Journalist Ana Marie Cox on What’s Wrong (and Right) With the Media

Photo: Paul Morigi/Getty Images

After you interview someone for the Times, do you do any editing of the transcript yourself, or do you leave it all to your editor?
I tend to do a rough pass and then give it to my editor. She’ll go through and do a tighter edit, and then we consult on the final edit.

How have people responded after the fact?
I’m very up-front about where I’m coming from in my interviews. Maybe this is just because I’ve been in therapy too much, but I do a lot of, “Are you saying X, Y, and Z?” Like, I want to understand what you’re saying. I prefer not to trap someone. If someone says something that might later be considered controversial, I prefer it not to be a trap. I prefer it to be an accurate representation of their thinking and not just a misstatement.

You’re not trying to ask in a performative way, like on television.

And goddammit, I wish debates were moderated anonymously somehow. I think about this all the time watching the presidential debates: how the questions are so preening. Like, “I’m really proud of myself for this question.” And it really should be about what the answers are. The question should help you understand what the other person is thinking and how that other person thinks. I’m really interested in how people think. I’m interested in how people arrive at the beliefs that they have.

Can you think of a situation in a recent presidential debate where a question was posed in an ineffective way?
Oh, definitely. That question that got made fun of, that Cruz, I think, rightly mocked: that whole thing about, “Is this a comic-book version of a presidential campaign?” I understood what he was asking, but there was sort of pleasure taken in phrasing it that way. I think Cruz was able to use that question as effectively a tool himself, kind of unfairly. But the question opened itself up to that. Oh, and also when Ben Carson was asked if he has the stomach to order children to be killed. That’s a stupid question. And I will say I think those questions tend to get asked of Republicans more than Democrats — sort of a “gotcha” thing. It’s easier to see the flaws in the conservative worldview, because it’s not ours.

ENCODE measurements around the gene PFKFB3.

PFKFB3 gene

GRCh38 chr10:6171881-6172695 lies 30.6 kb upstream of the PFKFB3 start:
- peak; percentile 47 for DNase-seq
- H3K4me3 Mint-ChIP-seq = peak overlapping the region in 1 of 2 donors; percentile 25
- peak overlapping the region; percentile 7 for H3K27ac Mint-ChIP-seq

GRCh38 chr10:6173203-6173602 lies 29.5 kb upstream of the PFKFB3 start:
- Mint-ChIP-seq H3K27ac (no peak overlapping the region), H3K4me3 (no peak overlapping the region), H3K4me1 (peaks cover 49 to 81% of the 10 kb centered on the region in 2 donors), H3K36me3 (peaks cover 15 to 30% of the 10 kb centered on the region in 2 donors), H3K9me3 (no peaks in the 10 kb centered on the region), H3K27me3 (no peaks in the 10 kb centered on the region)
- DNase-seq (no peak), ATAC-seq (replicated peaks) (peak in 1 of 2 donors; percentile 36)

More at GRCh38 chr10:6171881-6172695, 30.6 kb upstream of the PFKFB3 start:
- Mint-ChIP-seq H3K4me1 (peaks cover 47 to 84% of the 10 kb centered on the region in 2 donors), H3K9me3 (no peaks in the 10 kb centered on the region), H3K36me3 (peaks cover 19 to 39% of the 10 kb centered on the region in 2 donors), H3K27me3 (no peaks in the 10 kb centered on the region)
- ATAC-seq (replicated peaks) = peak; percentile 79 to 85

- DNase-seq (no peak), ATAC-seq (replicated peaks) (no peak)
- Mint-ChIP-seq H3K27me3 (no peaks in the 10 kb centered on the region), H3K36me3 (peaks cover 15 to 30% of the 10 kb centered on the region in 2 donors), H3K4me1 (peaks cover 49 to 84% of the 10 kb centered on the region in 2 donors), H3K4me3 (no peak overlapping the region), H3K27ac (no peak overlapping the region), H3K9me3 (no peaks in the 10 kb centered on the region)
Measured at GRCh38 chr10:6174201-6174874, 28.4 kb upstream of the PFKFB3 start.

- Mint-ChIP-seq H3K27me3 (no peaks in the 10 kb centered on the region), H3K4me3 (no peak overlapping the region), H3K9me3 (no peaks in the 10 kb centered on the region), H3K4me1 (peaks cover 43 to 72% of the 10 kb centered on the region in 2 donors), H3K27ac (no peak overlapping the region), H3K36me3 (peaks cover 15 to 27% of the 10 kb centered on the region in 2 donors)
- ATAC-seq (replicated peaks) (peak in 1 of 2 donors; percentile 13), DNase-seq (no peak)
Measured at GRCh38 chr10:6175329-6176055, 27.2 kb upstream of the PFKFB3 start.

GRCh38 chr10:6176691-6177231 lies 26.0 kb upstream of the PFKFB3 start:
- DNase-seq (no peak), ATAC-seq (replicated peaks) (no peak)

How much do you edit your own questions in the transcripts?
I’m not gonna lie, I probably sound dumber in the transcripts than I do on the page. Because, like any human, I say “um” and “like,” and I circle around a question a thousand times before I finally land on the version that I want … I also feel like we extend that kind of courtesy to the interviewee as well: we don’t make them sound like idiots. I think there’s a lot of pressure to make stuff entertaining, right? It’s not like, “Oh, the egotistical journalist trying to be a show-off with their answer.” That’s the way our business works: You have to be entertaining. And the transcripts of my interviews are a chore to read. If you’re on TV, you have to ask questions that are short, and are interesting to hear, and are kind of show-off-y in whatever way.

So do you watch or listen to broadcast interviews?
I love Terry Gross. I think she is a master. And it’s weird, because I think she actually is good at asking questions that aren’t necessarily performative. The question she put to Hillary Clinton about gay marriage was a great, great question. It was not a gotcha question at all. She was asking, “Did your thinking evolve or did the politics evolve?” Which is the kind of question that I would ask. Which I’m still curious about. I also wish more people would drill Hillary Clinton about her death-penalty answer, which doesn’t make much sense to me: “Not good, except when it’s good. Like, for bad guys, for really bad guys.” The whole point of being against the death penalty is to acknowledge that we can’t always know who is genuinely bad.

And I don’t think she’d answer this question, but the whole email scandal: I’d be more curious about, “So what were you thinking? What was the goal here, when you had a separate server? Was it because you were fearful that other people would read it? Were you concerned about your own privacy? Were you concerned about the ability of your political enemies to have access to this stuff?” I don’t think she’d answer those questions. “Or was it, ‘I don’t want to have to carry two phones’? Was it really just you weren’t thinking beyond, ‘This is a convenient solution’?” Because my suspicion is it was partially a convenient solution and partially paranoia.

The Transcripts: A Master Class in What’s Wrong (and Right) With the Media by Those In the Know

Ana Marie Cox on the Media